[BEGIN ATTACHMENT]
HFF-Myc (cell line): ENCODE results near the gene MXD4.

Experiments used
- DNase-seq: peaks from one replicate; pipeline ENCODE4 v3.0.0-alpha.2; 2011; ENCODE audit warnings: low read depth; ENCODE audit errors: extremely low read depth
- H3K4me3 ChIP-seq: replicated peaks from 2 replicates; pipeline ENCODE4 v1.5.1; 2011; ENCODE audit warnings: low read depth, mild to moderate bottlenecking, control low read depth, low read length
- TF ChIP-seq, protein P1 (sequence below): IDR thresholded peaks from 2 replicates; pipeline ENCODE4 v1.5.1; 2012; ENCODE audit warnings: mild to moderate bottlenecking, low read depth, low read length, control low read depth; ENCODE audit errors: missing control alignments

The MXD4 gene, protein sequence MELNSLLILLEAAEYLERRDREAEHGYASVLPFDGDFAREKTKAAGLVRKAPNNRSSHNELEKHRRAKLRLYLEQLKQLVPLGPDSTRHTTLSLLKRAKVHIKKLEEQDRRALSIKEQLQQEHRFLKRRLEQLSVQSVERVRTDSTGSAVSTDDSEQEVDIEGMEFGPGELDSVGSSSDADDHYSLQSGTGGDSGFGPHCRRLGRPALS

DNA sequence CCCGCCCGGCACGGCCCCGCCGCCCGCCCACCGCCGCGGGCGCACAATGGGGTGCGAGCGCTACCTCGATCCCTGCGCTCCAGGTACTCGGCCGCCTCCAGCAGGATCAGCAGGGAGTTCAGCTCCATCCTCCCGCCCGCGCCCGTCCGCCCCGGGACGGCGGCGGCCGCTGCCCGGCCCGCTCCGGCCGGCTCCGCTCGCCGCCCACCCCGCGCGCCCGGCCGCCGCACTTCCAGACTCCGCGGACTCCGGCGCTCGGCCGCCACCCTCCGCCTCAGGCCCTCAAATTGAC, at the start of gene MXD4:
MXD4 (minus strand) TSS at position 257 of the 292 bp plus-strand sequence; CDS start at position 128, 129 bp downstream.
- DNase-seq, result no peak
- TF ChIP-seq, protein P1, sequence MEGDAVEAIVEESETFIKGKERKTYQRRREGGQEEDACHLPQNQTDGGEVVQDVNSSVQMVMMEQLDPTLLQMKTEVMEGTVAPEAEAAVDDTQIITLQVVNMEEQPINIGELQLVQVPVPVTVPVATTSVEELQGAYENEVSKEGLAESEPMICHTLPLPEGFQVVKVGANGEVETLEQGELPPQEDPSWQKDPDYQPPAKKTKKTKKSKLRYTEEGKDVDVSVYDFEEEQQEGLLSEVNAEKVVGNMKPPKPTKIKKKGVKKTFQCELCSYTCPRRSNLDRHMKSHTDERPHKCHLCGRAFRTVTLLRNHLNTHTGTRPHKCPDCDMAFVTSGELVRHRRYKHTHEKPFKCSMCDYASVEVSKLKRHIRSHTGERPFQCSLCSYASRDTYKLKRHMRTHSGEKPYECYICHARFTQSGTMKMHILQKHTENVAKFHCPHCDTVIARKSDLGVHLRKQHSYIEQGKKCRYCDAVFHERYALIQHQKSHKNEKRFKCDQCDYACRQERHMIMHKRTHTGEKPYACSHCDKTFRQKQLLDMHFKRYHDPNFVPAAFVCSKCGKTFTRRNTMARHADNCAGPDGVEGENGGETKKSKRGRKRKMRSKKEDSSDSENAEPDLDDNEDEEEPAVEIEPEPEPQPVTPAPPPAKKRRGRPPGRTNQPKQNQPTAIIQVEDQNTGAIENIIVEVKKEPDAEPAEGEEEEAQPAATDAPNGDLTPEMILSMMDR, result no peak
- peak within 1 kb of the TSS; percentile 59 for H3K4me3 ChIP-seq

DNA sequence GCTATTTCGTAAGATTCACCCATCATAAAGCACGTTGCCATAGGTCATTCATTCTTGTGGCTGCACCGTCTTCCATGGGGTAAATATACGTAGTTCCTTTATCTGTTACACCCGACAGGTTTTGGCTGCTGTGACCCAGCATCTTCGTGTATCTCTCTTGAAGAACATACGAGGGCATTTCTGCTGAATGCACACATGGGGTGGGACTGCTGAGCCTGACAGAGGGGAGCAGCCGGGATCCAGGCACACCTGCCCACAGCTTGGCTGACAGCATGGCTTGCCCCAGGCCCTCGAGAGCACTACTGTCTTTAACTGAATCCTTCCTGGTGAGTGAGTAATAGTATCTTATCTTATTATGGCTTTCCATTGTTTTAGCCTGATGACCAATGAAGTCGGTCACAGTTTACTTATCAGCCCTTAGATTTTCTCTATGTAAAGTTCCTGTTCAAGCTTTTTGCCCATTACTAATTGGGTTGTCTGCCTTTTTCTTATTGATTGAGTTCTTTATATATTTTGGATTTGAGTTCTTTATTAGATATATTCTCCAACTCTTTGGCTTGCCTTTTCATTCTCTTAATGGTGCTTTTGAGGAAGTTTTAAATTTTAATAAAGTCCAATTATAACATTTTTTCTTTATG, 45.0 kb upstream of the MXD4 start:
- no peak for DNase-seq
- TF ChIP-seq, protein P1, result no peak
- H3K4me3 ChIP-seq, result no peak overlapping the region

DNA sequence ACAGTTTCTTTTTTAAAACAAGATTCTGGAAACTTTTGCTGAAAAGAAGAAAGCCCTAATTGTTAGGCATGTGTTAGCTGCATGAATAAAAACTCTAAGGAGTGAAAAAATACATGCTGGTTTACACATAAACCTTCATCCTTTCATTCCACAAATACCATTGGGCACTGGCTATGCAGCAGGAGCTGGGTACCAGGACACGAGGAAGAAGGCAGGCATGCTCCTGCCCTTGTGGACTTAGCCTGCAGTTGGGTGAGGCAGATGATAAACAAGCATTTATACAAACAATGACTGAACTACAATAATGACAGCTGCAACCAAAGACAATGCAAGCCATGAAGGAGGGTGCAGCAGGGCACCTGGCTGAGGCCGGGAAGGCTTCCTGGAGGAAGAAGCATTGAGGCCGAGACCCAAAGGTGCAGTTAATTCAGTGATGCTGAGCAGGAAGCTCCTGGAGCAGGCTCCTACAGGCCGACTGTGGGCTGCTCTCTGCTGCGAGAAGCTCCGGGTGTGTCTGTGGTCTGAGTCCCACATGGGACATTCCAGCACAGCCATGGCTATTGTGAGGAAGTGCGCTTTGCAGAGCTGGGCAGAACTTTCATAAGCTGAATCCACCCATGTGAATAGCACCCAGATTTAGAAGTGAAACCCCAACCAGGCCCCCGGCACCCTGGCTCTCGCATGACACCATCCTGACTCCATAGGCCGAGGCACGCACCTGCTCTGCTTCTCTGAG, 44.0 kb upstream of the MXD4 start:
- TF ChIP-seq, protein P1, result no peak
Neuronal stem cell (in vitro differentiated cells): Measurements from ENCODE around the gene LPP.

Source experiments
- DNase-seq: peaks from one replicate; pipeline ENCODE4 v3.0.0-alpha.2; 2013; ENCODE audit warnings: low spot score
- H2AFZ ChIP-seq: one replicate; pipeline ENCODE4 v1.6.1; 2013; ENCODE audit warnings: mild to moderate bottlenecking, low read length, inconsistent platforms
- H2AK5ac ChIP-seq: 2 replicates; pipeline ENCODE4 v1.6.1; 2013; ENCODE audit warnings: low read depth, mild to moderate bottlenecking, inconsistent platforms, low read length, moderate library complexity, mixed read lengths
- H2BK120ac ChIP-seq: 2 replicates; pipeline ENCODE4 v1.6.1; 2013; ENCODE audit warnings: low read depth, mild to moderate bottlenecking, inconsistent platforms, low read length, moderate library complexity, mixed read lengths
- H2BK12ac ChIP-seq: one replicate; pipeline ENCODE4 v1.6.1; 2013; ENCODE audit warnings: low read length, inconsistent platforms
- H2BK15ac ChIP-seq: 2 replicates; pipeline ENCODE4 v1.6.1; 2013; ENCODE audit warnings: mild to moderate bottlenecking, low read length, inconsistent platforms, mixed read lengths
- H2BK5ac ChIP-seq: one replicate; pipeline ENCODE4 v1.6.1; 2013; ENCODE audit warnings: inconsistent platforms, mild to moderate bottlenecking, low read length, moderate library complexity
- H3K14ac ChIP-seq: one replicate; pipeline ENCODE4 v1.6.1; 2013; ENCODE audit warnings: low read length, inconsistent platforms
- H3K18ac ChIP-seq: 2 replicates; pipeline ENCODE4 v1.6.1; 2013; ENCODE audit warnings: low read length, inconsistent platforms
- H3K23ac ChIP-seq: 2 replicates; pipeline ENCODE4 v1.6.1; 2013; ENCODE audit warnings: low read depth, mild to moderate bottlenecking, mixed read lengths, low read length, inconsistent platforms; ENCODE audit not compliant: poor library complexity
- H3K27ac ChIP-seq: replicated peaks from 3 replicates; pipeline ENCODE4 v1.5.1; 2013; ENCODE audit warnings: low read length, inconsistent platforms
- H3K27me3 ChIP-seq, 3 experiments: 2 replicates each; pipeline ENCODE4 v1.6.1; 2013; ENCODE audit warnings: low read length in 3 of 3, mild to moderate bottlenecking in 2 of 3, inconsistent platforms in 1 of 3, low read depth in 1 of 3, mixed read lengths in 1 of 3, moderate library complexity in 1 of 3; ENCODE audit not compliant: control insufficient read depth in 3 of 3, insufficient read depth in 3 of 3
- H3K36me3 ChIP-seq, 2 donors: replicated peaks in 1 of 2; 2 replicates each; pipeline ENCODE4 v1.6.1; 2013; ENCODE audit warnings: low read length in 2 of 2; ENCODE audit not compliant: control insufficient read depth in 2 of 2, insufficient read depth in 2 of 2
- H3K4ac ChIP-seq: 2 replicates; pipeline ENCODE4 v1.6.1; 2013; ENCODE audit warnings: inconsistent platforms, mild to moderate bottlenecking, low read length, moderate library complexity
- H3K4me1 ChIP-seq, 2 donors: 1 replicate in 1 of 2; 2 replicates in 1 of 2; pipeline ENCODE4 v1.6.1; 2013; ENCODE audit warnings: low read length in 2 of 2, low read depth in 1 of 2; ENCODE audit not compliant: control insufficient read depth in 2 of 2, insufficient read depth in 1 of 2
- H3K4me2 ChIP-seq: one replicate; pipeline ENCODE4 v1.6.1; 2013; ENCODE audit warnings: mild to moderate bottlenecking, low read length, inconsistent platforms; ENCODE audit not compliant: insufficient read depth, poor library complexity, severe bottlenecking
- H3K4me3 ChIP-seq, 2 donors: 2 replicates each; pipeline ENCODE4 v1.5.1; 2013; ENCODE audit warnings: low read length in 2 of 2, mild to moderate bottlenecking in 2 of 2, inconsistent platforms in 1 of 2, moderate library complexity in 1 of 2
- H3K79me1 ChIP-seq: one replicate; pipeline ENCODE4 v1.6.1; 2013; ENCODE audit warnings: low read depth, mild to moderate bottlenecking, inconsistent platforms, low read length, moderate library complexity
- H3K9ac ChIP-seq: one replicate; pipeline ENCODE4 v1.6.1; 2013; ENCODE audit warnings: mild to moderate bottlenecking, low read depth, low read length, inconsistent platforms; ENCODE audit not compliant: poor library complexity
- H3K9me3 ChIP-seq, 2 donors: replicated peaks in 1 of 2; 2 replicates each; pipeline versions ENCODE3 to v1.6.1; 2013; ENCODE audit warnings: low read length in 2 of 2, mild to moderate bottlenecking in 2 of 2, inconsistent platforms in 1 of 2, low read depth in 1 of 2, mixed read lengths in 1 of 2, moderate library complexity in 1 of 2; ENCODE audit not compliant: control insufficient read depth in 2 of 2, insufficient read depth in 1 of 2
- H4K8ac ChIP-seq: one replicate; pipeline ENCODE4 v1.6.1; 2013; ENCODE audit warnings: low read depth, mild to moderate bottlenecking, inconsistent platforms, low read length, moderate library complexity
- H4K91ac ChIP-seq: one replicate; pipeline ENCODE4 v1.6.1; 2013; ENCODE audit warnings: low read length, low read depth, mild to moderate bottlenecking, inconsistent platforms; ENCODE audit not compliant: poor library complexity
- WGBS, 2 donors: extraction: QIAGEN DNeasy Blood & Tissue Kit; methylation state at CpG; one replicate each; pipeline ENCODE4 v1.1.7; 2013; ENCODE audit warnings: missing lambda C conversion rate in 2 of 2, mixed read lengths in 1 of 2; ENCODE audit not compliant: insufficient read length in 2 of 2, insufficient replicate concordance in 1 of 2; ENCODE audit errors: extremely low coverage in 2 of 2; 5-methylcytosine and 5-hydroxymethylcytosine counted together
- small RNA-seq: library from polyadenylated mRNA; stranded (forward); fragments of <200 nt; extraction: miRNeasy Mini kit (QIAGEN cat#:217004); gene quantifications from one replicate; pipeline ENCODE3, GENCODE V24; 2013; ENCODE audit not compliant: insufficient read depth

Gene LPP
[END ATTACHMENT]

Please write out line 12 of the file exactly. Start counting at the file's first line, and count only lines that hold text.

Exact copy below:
DNA sequence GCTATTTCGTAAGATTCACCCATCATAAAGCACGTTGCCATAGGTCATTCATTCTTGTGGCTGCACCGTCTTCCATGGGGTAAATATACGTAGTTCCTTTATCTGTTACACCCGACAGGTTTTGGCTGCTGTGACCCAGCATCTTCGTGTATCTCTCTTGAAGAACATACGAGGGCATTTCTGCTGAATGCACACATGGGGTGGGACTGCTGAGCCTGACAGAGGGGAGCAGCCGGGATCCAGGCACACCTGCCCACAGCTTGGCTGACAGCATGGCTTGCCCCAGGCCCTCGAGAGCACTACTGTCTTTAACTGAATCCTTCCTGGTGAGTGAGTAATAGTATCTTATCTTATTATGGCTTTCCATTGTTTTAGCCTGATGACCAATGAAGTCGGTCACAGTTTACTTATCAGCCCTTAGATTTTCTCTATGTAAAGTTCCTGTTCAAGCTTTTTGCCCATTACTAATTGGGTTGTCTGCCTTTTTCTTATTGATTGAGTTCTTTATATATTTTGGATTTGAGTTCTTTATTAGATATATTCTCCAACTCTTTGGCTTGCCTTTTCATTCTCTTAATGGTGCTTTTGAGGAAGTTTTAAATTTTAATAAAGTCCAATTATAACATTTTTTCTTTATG, 45.0 kb upstream of the MXD4 start: